By Burch Barger
When Bill Dickinson visited Ossabaw Island for the first time in 2012, two things struck him: the island’s unspoiled beauty, and the relatively low bid at the annual pig roast auction that won a naturalist-guided weekend. Bill promised himself that the following year, he would bid generously, and ensure that the Ossabaw Island Foundation got the sort of support the island merited.
It was a promise Bill kept, driving the price of that weekend auction package up 20 to 25 times that 2012 bid. And it’s a price he still considers to be a bargain, given the unparalleled opportunity to experience Ossabaw’s wildlife and pristine beaches, while supporting the work of the Ossabaw Island Foundation. He loves bringing new people along with him on these weekend excursions. Friends from Chicago, New York, and San Francisco never fail to be impressed by their experience, and they go home with stories to tell.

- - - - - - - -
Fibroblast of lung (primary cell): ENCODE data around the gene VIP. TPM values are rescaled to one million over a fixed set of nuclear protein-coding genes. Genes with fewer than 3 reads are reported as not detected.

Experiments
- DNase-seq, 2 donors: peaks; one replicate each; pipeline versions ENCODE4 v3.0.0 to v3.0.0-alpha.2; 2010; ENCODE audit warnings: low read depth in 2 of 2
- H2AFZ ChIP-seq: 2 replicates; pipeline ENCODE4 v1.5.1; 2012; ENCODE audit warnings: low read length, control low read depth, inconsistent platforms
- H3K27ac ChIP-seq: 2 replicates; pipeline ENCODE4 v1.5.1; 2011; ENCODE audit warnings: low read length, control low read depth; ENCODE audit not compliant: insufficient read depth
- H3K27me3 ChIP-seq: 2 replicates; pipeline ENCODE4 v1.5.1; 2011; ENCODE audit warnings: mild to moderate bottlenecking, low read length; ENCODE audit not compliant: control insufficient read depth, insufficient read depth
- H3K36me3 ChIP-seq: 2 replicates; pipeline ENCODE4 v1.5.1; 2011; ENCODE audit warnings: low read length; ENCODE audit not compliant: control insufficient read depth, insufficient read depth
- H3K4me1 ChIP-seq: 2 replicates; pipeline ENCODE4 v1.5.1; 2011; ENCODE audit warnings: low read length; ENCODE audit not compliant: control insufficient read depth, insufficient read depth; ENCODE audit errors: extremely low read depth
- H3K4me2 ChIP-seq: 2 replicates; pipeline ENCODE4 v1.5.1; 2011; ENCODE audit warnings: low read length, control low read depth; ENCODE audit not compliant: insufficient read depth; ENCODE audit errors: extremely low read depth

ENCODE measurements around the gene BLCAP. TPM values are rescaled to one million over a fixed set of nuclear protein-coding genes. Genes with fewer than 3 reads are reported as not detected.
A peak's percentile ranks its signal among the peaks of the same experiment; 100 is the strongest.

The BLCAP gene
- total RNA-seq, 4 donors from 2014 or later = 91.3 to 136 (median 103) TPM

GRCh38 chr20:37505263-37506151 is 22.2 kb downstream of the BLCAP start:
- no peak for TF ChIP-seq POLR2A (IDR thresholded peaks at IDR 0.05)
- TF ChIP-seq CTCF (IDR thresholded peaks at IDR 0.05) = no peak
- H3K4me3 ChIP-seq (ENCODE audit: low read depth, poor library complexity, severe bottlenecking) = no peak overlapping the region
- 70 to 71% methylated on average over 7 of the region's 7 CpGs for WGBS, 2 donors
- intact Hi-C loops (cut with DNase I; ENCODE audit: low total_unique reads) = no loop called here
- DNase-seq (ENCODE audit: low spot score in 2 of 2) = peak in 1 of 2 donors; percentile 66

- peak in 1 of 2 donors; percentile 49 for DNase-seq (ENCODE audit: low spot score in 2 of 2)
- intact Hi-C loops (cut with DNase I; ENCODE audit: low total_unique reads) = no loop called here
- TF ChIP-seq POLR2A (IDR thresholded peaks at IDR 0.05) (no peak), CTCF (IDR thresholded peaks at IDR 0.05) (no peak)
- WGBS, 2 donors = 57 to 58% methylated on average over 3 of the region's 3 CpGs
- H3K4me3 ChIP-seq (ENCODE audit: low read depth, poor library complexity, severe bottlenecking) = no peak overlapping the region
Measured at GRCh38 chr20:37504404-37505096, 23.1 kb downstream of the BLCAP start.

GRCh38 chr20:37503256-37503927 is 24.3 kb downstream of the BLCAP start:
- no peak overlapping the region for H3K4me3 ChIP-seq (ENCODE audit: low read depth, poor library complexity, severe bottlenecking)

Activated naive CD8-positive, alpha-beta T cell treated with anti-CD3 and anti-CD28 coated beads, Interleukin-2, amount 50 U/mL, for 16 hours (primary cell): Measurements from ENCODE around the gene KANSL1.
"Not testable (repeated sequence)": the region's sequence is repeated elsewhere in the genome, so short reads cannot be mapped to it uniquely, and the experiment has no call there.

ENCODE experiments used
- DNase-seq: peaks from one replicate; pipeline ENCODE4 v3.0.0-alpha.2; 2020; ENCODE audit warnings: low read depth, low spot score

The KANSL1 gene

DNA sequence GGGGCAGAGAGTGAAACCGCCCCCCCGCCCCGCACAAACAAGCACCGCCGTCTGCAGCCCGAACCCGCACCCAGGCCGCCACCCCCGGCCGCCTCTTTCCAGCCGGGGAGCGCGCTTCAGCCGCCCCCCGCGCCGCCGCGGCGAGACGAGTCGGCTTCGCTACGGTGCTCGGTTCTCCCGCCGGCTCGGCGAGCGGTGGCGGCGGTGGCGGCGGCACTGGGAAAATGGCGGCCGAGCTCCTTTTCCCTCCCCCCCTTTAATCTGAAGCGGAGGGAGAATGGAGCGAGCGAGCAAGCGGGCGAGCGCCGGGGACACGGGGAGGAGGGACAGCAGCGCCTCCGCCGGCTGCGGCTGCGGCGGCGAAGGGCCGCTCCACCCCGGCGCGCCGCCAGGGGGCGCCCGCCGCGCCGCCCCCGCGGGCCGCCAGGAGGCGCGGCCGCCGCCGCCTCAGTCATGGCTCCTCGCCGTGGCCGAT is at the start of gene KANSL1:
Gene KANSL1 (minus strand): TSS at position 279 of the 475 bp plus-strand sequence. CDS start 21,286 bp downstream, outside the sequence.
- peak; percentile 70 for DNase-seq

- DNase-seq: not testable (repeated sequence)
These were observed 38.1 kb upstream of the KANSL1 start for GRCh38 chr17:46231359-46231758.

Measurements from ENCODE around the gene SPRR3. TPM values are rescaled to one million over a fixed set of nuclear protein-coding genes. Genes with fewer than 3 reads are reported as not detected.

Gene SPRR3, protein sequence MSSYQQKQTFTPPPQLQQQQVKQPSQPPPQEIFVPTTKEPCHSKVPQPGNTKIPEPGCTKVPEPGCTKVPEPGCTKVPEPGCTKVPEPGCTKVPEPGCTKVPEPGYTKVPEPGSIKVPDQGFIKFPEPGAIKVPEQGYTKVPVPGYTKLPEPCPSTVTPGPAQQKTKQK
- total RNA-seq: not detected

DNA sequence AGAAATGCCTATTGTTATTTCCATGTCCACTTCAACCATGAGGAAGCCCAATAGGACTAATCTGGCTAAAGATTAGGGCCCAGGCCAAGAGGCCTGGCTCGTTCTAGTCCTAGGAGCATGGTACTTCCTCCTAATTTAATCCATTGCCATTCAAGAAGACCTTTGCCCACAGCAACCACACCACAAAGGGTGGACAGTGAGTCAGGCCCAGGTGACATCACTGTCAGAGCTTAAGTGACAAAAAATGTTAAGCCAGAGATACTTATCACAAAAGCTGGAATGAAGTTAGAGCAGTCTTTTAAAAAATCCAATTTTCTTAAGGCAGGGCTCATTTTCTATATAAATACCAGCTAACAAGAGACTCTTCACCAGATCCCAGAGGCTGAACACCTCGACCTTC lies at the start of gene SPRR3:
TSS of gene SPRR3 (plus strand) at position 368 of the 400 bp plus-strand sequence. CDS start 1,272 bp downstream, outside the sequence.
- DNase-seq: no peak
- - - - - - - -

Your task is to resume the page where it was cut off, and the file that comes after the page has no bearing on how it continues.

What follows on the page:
Bill, a retired clinical psychologist and CEO of Wet Willie’s frozen daiquiri chain, was born in upstate New York and spent his formative years on a seventh generation 200-acre family farm inside Adirondack State Park. He returns every year to visit the farm and the conserved land that surrounds it – a landscape he loves. He met his wife, Joe Ann Brandt, a Savannah native, while pursuing post-doctoral studies in Alabama and followed her back to her hometown in 1981. In the following years, they have raised two daughters, pursued successful careers, and volunteered their time in the Savannah community.
After that initial 2012 visit to Ossabaw, Bill – inspired by the legacy of Sandy West – has committed $100,000 to new programs and matching grant opportunities on the island. He has a collection of over 4000 photos of Ossabaw’s wildlife and landscapes and countless memories from navigating the island over the years with naturalist John “Crawfish” Crawford. As a reminder of his special experiences on Ossabaw, Bill has even planted indigo and yaupon holly at his home on Dutch Island.
Of all the visits he has made to Ossabaw, Bill’s favorite was made recently along with his two daughters, sons-in-law, and his two-year-old grandson. Seeing the island through his grandson’s eyes – watching him study his natural surroundings and hearing his questions – made Bill ever more thankful to know that Ossabaw, through the generosity of the Torrey-West family and the ongoing support of “Ossabaw’s army” of donors, will be stewarded for more generations to come.